Jeff Bell: LaPorta was just three picks away from landing in the first round as the second tight end selected and before presumptive favorite Michael Mayer. He lands in a wide-open receiving landscape, with the suspension knocking Jameson Williams out at the beginning of the season. There is minimal roster competition to prevent him from becoming a day-one starter. His ability to work after the catch compliments Jared Goff's game well, and he can split the seam behind players like Amon-Ra St. Brown and Jahmyr Gibbs. Great landing spot.
TE Dalton Kincaid, Buffalo Bills
Ben Cummins: Kincaid was going to be intriguing in 2023 even before the draft, but he landed in the dream spot after Buffalo traded up for him to pair him with Josh Allen as the Bills' new slot receiver. Kincaid amassed tons of experience and production lined up in the slot in college as Utah essentially utilized him as a receiver. He didn't disappoint, producing a 70-890-8 line last year and catching 16 total touchdowns over his final two collegiate seasons. Because of this, Kincaid won't compete for snaps and targets with Dawson Knox as much as many think. Kincaid is currently my TE12 overall, with more upside expected as the season goes along.
RB Devon Achane, Miami Dolphins
Dave Kluge: At 5-foot-9 and just 188 pounds, there were understandable concerns about Devon Achane’s size after he declared for the NFL Draft. But what Achane lacks in size, he makes up for in blazing speed. His 4.32 40-yard dash was the third-fastest time among all players at the 2023 Combine and the best for running backs. As evidenced by Tyreek Hill, Jaylen Waddle, and Raheem Mostert, head coach Mike McDaniel is a speed freak. And his outside zone scheme bodes well for running backs with that second gear. As the current roster stands, oft-injured and aged Mostert and Jeff Wilson Jr. are the only impedance on Achane’s chance to have a big rookie season.
RB Chase Brown, Cincinnati Bengals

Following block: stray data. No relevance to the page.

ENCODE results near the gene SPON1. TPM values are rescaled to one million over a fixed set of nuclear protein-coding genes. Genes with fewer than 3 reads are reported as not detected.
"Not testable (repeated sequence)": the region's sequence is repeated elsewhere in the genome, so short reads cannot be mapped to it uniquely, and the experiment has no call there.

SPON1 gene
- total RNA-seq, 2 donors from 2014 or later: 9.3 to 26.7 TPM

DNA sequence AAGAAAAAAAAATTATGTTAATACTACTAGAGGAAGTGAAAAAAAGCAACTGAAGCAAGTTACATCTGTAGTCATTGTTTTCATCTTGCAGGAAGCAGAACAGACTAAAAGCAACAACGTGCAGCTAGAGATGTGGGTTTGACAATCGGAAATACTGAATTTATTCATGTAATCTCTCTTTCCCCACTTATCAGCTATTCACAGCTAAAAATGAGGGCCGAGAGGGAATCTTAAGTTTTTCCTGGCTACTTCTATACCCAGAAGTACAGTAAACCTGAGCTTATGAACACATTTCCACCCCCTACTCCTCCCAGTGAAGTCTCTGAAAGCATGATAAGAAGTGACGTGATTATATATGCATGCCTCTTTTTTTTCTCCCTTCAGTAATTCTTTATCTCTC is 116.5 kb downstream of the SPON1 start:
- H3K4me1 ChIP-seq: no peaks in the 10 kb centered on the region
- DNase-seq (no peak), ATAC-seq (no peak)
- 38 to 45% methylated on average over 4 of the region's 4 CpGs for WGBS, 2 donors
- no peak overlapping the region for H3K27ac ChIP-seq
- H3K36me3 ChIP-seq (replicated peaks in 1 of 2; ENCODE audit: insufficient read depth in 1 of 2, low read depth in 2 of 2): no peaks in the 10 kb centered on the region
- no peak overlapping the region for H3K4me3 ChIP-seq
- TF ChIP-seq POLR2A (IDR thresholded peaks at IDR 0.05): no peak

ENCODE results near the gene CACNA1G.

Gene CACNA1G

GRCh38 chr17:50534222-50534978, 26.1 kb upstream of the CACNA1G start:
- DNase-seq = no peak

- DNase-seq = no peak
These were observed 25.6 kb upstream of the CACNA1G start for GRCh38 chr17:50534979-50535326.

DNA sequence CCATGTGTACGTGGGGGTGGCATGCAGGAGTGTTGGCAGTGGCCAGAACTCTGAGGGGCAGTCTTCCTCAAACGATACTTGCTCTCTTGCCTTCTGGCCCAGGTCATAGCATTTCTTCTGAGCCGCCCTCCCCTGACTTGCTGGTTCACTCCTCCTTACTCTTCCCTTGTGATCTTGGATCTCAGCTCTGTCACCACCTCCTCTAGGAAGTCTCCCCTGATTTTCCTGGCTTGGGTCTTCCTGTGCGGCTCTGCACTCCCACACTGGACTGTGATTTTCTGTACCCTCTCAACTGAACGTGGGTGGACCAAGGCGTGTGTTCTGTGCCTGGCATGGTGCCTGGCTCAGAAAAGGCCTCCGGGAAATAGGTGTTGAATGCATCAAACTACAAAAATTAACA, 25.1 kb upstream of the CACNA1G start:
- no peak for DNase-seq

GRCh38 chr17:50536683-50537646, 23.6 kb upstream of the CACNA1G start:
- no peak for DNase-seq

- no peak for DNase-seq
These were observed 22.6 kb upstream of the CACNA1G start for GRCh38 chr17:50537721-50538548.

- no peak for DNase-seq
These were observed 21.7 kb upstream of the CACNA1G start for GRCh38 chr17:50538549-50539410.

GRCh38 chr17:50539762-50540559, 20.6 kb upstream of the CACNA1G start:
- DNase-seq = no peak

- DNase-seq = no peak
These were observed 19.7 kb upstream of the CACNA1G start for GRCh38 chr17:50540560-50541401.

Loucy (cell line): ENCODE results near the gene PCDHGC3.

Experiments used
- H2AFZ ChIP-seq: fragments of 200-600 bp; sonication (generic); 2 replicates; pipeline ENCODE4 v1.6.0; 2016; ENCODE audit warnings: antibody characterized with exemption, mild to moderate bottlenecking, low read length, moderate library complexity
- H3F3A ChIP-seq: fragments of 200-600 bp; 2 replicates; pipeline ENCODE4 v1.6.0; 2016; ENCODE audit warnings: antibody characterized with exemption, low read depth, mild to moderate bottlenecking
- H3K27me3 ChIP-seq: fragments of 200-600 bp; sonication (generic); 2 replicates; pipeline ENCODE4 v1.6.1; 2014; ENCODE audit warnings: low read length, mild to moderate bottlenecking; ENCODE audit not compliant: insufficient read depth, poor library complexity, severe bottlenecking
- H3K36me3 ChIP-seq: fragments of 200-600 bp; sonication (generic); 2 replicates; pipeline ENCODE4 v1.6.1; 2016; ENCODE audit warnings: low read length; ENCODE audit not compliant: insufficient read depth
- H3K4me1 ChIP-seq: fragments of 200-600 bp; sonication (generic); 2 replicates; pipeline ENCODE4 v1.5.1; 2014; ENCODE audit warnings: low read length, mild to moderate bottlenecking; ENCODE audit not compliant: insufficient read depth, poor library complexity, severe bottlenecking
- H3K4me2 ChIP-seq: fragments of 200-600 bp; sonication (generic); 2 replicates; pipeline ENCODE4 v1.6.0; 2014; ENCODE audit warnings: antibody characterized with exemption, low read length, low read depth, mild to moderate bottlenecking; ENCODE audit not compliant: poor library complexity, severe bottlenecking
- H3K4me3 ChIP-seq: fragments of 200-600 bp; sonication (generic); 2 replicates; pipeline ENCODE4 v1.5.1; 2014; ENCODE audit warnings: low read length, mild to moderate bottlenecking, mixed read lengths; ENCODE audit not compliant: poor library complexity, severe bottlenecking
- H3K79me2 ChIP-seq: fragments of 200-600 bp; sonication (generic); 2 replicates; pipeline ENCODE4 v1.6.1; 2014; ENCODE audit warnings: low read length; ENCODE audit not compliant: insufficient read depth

Gary Davenport: Illinois running back Chase Brown didn’t have a huge bandwagon heading into the 2023 draft, and there are still plenty of seats left after the 5’10”, 209-pounder was picked in the fifth round. But Brown was picked by a Cincinnati Bengals team that lost Samaje Perine in the offseason, and there have been rumbles for months that Joe Mixon’s days with the team could be numbered. Brown has the skill set to be much more than just a complementary player, and there’s a realistic path to him becoming the No. 1 back for one of the most potent offenses in the NFL.
RB Jamyr Gibbs, Detroit Lions
Matt Montgomery: For all the hate this pick got at the time, I believe this fits exactly to the style of offense the Lions are transitioning to. Gibbs' catch ability allows Goff to improve his intermediate passing threats and can really soften a defense up to allow for rush lanes as well. He is the #1 back here with the trade of Swift to Philly and should immediately produce. The pick disdain should also improve his value in drafts.
Chad Parsons: The difference between a Round 1 running back and Round 2 is stark historically. Not only did Gibbs go in Round 1, but he was also picked No.12. And the post-draft feedback is there were other teams likely to take him in the top 20. Gibbs also goes to a Detroit offense with one of the highest HLO (High-Leverage Opportunity) scores for running backs in 2022.